- Once you have your distraction diversions, it’s up to you to monitor how you’re feeling while performing – at Mental Toughness Inc. we call your feelings (emotional and physical) your Mental Toughness Signal (MTS). When you’re having a sub-par performance, you’ll notice you start feeling emotionally low. The emotional feelings of anxiety, or frustration, or anger, or even resignation might creep in. Your body might start feeling physically tight or shaky. If you find you’re not performing as well, and starting to feel emotionally or physically off kilter, use this Mental Toughness Signal to cue the use of your distraction diversion.
- Like any other skill, the more you practice, the better you will get at diverting your distractions and being mentally tough no matter what the circumstance.
Why Mental Toughness?
Mental toughness is basically a “natural or developed psychological edge”(1) that helps you better deal with the demands, pressures and distractions of your sport. Now who wouldn’t want that, right? Especially when some researchers say that mental toughness is that extra characteristic that separates talented athletes from those who become superstars (2).
Mental toughness will help you:
- Stay relaxed in any environment
- Experience low anxiety levels
- Be competitive without stressing about winning or losing
- Believe in yourself, in your abilities, and in your ability to control your destiny
- Remain unshakeable even in the face of adversity
Call to Action
Whether you scored high or low on this quiz, or somewhere in between, it’s equally as important that you keep training your mental toughness. The competition is going to get harder and your competitors will get tougher, so it is imperative you train your mental along with your physical skills.
This assessment is a call to action. No matter where you’re at, the next level of your mental toughness training starts right NOW:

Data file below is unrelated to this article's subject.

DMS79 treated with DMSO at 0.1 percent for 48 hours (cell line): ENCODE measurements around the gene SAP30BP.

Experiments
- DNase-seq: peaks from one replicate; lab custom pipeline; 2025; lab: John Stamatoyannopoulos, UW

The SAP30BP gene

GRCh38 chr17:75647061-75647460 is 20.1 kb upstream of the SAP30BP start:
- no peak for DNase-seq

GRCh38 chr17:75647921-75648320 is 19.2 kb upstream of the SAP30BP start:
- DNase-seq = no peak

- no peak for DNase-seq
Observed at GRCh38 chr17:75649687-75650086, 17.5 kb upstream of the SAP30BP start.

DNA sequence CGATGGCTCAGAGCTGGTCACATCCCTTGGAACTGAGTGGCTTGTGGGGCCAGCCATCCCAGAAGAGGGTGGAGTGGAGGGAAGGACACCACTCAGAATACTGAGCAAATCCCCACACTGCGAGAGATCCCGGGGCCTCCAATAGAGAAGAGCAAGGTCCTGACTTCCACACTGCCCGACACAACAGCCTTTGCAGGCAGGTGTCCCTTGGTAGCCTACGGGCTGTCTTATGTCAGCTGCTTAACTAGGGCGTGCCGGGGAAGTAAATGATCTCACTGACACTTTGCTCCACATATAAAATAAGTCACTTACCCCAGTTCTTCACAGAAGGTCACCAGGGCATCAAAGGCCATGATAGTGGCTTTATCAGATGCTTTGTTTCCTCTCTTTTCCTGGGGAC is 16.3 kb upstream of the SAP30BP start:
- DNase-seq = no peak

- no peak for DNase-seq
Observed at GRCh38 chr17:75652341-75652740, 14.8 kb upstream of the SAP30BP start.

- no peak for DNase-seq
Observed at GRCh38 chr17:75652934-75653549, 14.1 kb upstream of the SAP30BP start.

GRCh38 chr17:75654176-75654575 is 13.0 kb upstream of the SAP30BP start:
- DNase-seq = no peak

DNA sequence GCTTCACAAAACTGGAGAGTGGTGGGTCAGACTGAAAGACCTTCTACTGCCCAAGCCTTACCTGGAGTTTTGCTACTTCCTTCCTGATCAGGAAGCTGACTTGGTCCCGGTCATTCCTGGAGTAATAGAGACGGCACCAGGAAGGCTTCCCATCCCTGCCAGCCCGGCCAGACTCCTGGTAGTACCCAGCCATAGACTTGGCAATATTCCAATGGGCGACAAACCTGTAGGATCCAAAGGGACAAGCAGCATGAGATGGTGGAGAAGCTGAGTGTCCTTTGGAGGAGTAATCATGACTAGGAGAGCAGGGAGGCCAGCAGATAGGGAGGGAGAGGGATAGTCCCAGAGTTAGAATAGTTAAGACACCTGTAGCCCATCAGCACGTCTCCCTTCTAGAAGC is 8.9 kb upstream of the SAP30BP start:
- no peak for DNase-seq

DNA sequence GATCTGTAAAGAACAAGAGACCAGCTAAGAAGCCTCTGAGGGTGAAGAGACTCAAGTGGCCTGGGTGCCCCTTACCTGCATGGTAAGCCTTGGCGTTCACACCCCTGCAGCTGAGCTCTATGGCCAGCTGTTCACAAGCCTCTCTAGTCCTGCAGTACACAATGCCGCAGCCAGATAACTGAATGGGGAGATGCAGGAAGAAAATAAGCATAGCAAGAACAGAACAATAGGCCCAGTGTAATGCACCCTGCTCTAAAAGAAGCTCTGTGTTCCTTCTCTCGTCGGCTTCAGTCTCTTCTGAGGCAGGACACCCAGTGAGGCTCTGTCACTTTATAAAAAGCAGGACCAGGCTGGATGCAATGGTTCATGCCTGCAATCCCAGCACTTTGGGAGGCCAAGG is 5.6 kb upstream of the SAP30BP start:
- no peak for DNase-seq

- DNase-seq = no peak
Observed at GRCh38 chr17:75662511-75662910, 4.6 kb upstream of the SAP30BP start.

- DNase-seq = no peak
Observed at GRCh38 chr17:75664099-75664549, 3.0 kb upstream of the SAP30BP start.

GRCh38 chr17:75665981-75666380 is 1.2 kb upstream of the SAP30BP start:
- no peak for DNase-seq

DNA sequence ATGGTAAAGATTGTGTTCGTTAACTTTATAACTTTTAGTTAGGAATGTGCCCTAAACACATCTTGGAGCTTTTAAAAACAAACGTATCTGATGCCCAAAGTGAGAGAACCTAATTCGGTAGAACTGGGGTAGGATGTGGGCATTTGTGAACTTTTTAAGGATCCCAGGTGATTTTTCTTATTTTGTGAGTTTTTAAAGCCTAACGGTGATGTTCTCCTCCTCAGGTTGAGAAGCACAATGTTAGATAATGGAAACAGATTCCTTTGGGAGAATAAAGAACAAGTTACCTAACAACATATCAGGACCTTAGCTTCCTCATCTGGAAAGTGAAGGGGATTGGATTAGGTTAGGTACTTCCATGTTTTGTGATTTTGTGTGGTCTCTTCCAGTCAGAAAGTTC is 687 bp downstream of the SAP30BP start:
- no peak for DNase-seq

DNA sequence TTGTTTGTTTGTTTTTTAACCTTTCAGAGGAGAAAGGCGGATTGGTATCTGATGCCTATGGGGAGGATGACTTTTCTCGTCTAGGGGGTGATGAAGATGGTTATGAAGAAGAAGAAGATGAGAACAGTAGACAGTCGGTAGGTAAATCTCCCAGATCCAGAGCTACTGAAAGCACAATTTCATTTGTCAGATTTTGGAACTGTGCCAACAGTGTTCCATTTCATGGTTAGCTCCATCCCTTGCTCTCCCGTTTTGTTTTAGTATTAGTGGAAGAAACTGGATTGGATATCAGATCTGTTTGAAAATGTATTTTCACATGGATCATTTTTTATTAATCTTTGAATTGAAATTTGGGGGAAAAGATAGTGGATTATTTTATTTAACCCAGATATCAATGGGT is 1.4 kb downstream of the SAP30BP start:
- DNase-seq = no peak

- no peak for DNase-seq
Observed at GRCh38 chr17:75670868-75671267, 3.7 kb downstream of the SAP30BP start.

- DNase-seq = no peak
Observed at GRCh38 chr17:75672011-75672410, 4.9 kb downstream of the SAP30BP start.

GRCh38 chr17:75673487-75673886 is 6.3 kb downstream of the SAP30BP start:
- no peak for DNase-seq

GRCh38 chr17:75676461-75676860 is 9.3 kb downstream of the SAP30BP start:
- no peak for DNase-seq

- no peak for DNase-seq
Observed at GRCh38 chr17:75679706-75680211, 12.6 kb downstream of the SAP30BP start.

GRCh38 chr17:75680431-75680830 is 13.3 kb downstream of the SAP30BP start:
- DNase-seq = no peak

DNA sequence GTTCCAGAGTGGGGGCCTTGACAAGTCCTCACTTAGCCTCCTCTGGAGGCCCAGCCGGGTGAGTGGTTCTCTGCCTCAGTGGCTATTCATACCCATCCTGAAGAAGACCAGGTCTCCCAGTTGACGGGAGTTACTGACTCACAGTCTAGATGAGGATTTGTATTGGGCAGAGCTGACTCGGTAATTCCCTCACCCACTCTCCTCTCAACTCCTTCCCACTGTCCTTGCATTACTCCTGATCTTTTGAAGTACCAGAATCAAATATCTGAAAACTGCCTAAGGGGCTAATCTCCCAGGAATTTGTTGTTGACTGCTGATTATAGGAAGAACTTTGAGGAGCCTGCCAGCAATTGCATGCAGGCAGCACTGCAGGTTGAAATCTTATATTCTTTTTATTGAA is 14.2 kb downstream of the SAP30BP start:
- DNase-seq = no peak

- Fully take on the coaching in this assessment or in the ‘Mental Toughness’ weekly email you will now receive.
- Follow us on Facebook, Twitter or Instagram to get daily Mental Toughness Tips (@mentaltoughnessinc)
- Or send us an email with any questions you have.
- Consider taking our training program called The Mental Toughness Training program for Champion Athletes
We are committed to your Mental Toughness, so use us as resource to achieve your peak potential right away!
The Mental Toughness Team
(1) Connaughton, D., Wadey, R., Hanton, S., & Jones, G. (2008). The development and maintenance of mental toughness: Perceptions of elite performers. Journal of Sports Sciences, 26 (1), 83-95.
(2) Crust, L. & Kayvon, A. (2010). Mental toughness and athletes’ use of psychological strategies. European Journal of Sport Science, 10(1), 43-51.
(3) Clough, P.J., Earle, K., & Sewell, D. (2002). Mental toughness: The concept and its measurement. In I. Cockerill (Ed.), Solutions in sport psychology. London: Thomson. pp. 32-43
(4) Pelletier, L.G., Fortier, M.S., Vallerand, R.J., & Briere, N. (2001). Associations among perceived autonomy support, forms of self-regulation, and persistence: A prospective study. Motivation and Emotion, 25(4), 279-306.